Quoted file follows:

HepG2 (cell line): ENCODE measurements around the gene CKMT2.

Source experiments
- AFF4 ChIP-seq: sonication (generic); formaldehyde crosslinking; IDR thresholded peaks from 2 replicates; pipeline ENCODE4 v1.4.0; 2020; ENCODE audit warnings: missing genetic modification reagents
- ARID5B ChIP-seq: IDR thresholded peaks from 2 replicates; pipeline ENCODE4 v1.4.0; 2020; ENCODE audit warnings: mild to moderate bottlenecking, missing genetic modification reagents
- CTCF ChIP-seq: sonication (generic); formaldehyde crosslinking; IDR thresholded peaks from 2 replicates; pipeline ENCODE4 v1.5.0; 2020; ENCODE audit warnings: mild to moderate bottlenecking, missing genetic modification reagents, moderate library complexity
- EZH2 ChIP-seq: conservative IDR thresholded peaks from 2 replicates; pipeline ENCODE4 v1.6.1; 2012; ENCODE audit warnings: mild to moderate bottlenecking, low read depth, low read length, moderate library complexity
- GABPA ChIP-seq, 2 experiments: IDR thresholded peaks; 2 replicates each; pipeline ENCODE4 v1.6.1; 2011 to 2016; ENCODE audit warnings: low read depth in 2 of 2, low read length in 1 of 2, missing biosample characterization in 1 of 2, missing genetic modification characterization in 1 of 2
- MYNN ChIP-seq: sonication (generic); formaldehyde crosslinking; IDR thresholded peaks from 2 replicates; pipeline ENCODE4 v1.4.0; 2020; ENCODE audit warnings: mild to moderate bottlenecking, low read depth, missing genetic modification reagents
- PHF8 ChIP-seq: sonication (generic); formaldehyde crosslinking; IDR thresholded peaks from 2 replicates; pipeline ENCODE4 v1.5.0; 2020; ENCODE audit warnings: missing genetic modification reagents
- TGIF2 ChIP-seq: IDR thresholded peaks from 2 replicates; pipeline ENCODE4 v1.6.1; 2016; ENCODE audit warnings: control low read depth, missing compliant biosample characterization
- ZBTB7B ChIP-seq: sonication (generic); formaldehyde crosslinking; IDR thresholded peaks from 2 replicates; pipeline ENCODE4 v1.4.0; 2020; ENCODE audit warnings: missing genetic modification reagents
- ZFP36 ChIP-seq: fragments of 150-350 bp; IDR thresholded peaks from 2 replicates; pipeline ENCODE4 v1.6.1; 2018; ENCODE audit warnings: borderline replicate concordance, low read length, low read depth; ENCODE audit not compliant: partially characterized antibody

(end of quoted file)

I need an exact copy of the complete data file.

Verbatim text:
HepG2 (cell line): ENCODE measurements around the gene CKMT2.

Source experiments
- AFF4 ChIP-seq: sonication (generic); formaldehyde crosslinking; IDR thresholded peaks from 2 replicates; pipeline ENCODE4 v1.4.0; 2020; ENCODE audit warnings: missing genetic modification reagents
- ARID5B ChIP-seq: IDR thresholded peaks from 2 replicates; pipeline ENCODE4 v1.4.0; 2020; ENCODE audit warnings: mild to moderate bottlenecking, missing genetic modification reagents
- CTCF ChIP-seq: sonication (generic); formaldehyde crosslinking; IDR thresholded peaks from 2 replicates; pipeline ENCODE4 v1.5.0; 2020; ENCODE audit warnings: mild to moderate bottlenecking, missing genetic modification reagents, moderate library complexity
- EZH2 ChIP-seq: conservative IDR thresholded peaks from 2 replicates; pipeline ENCODE4 v1.6.1; 2012; ENCODE audit warnings: mild to moderate bottlenecking, low read depth, low read length, moderate library complexity
- GABPA ChIP-seq, 2 experiments: IDR thresholded peaks; 2 replicates each; pipeline ENCODE4 v1.6.1; 2011 to 2016; ENCODE audit warnings: low read depth in 2 of 2, low read length in 1 of 2, missing biosample characterization in 1 of 2, missing genetic modification characterization in 1 of 2
- MYNN ChIP-seq: sonication (generic); formaldehyde crosslinking; IDR thresholded peaks from 2 replicates; pipeline ENCODE4 v1.4.0; 2020; ENCODE audit warnings: mild to moderate bottlenecking, low read depth, missing genetic modification reagents
- PHF8 ChIP-seq: sonication (generic); formaldehyde crosslinking; IDR thresholded peaks from 2 replicates; pipeline ENCODE4 v1.5.0; 2020; ENCODE audit warnings: missing genetic modification reagents
- TGIF2 ChIP-seq: IDR thresholded peaks from 2 replicates; pipeline ENCODE4 v1.6.1; 2016; ENCODE audit warnings: control low read depth, missing compliant biosample characterization
- ZBTB7B ChIP-seq: sonication (generic); formaldehyde crosslinking; IDR thresholded peaks from 2 replicates; pipeline ENCODE4 v1.4.0; 2020; ENCODE audit warnings: missing genetic modification reagents
- ZFP36 ChIP-seq: fragments of 150-350 bp; IDR thresholded peaks from 2 replicates; pipeline ENCODE4 v1.6.1; 2018; ENCODE audit warnings: borderline replicate concordance, low read length, low read depth; ENCODE audit not compliant: partially characterized antibody